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There is no hysteresis in our house.  We don't have any overshoot issues with the UFH  It heats up gently and slowly and when the thermostats switch off it does not get hotter.  I think the secret here is the UFH runs at a low temperature and only heats the house gently.  Any "control system" that overshoots has too much "gain", and that could be in the form of a heating surface too hot or too much heating power for the size of the building.

 

As we have said before if you choose to use panel heaters on the wall, they would be more efficient than electric under floor heating, not because the heaters are more efficient, but because UFH will result in a bit more heat loss through the floor.

 

Re the ASHP Vs Willis. Our heating bill for last winter was £234.  If we assume the ASHP was running at a COP of 3, then that would about £700 for resistance heating instead, so the ASHP is saving us about £400 of electricity or more each year. Considering it cost a lot less than £1000 I think it is very well worth it.

 

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day time --thats when PV is at its best and thats where the battery storage comes in for the PV-sell nothing back to grid  probably

house cooling at night --not really a problem if well insulated

I have been living with a UFH system that has no slab  for years and idon,t see it as big problem as you infer -especially with mega insulated house

 

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2 minutes ago, ProDave said:

Re the ASHP Vs Willis. Our heating bill for last winter was £234.  If we assume the ASHP was running at a COP of 3, then that would about £700 for resistance heating instead, so the ASHP is saving us about £400 of electricity or more each year. Considering it cost a lot less than £1000 I think it is very well worth it.

 

I take everything people say as being correct -so there is a definite mis match between what you are saying and @TerryE

the question is why the mismatch ?

 do not take offence if it questioned--there may there is a reason ,no one is being accused of varnishing the truth 

I am not a ludite in these things and continue to question  and try to find improvements over what has been done in past and look to future 

If we believe what governments are saying then electric power of some sort is the way we are heading --quite quickly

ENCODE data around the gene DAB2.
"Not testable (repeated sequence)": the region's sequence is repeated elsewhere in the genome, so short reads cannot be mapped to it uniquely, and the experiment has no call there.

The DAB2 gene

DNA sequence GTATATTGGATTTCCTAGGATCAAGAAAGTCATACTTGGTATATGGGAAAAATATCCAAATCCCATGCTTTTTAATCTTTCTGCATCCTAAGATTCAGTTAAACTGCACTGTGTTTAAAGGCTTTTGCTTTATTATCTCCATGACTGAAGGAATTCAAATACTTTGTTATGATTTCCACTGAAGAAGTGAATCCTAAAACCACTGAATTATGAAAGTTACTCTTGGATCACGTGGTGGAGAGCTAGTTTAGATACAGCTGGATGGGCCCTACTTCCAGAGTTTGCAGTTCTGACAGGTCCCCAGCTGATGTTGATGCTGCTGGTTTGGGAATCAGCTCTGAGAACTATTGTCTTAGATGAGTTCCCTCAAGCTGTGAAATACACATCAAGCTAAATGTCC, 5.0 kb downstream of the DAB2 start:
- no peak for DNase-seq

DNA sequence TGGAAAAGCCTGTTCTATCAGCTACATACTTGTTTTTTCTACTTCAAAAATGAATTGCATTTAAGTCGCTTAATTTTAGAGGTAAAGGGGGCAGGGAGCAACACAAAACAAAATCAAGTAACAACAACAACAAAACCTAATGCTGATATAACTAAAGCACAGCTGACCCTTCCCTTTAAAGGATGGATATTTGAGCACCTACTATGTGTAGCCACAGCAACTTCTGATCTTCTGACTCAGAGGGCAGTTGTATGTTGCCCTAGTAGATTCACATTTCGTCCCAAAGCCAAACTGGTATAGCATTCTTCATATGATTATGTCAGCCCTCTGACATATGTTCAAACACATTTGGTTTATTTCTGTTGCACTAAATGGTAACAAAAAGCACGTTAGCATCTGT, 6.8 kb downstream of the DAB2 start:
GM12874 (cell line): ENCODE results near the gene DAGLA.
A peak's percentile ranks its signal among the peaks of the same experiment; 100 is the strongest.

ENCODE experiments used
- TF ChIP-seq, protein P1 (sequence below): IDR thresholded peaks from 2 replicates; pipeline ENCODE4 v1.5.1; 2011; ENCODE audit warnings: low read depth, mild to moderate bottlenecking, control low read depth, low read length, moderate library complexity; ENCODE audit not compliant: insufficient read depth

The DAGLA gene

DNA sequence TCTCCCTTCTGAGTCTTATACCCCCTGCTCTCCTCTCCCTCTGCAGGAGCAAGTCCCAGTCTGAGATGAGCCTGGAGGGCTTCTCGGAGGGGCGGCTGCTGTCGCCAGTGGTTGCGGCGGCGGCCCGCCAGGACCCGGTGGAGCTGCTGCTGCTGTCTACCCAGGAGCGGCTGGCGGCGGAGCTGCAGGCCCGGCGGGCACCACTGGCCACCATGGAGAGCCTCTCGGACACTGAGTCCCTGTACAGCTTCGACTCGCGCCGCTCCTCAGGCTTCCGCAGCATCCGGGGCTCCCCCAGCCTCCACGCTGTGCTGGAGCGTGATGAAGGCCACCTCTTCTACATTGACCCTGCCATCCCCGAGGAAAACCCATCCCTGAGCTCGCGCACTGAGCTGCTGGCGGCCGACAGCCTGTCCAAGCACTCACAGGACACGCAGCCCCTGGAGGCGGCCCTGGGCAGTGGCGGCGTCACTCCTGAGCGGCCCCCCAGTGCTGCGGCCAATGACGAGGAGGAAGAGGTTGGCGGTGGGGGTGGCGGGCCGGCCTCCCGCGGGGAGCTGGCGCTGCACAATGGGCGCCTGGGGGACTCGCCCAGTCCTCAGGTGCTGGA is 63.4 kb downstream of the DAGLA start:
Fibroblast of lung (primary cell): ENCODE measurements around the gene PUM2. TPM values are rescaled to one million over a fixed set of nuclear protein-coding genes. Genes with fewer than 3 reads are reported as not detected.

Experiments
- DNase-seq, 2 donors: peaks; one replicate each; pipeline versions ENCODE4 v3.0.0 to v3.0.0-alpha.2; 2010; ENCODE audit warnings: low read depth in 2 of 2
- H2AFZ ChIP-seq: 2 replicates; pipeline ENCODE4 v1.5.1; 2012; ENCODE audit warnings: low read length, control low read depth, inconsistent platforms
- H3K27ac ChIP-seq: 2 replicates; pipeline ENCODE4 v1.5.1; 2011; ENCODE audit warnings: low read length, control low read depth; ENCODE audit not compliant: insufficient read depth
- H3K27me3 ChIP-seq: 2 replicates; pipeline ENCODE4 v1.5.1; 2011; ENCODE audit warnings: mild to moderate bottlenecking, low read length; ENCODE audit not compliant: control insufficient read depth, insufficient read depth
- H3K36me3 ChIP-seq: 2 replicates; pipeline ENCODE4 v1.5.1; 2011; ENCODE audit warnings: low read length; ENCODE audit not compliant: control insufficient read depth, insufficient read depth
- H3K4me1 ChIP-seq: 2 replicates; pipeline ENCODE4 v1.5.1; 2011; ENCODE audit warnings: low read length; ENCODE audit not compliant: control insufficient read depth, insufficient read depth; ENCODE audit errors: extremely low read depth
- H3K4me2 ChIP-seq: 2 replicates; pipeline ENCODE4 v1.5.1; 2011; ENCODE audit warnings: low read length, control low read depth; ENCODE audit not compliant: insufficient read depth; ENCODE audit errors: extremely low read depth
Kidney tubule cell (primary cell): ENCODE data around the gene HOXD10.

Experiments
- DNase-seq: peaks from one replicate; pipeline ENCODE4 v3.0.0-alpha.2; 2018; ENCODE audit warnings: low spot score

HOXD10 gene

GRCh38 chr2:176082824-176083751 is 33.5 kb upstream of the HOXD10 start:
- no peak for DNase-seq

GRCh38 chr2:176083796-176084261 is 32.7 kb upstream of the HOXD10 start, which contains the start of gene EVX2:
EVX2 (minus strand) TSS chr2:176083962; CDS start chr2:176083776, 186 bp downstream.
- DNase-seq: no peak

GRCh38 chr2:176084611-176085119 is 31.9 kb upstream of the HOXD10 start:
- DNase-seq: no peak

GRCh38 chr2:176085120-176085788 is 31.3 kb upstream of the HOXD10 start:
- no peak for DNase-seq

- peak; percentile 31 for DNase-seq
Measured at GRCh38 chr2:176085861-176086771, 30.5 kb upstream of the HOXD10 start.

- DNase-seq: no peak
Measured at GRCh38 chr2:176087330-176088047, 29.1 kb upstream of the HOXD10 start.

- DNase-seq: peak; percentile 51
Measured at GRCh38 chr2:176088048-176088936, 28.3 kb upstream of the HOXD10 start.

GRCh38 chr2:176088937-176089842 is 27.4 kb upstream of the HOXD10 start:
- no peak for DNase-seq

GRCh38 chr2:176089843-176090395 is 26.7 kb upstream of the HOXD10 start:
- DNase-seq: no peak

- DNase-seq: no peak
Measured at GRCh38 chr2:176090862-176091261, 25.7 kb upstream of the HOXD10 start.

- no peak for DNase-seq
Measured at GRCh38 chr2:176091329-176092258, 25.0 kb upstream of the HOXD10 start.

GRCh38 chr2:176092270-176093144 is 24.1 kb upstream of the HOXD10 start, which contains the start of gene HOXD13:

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12 minutes ago, scottishjohn said:

day time --thats when PV is at its best and thats where the battery storage comes in for the PV-sell nothing back to grid  probably

house cooling at night --not really a problem if well insulated

I have been living with a UFH system that has no slab  for years and idon,t see it as big problem as you infer -especially with mega insulated house

 

 

The snag is that PV doesn't generate much when the outside temperature is low and heating is needed.  In general, solar gain will heat the house up during bright winter days, so the time when heating would be needed would be cold and overcast days or cold nights, both times when PV wouldn't be delivering any useful power.

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10 minutes ago, scottishjohn said:

I take everything people say as being correct -so there is a definite mis match between what you are saying and @TerryE

the question is why the mismatch ?

 do not take offence if it questioned--there may there is a reason ,no one is being accused of varnishing the truth 

I am not a ludite in these things and continue to question  and try to find improvements over what has been done in past and look to future 

If we believe what governments are saying then electric power of some sort is the way we are heading --quite quickly 

Terry's house is better insulated than mine, and he lives in a less harsh climate, so his heating requirement is lower.

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48 minutes ago, scottishjohn said:

I was postulating on @TerryE using his willis to good effect ,but it seems he also has a ASHP 

 

No, he doesn't have an ASHP. Some of this discussion is about his calculations of what the costs and benefits of adding one would be.

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1 hour ago, SteamyTea said:

It is selling the infra red dream again.

Work well until you put some clothes on.

I really thought this nonsense had been banished, but seems that people think there is a real advantage to it still.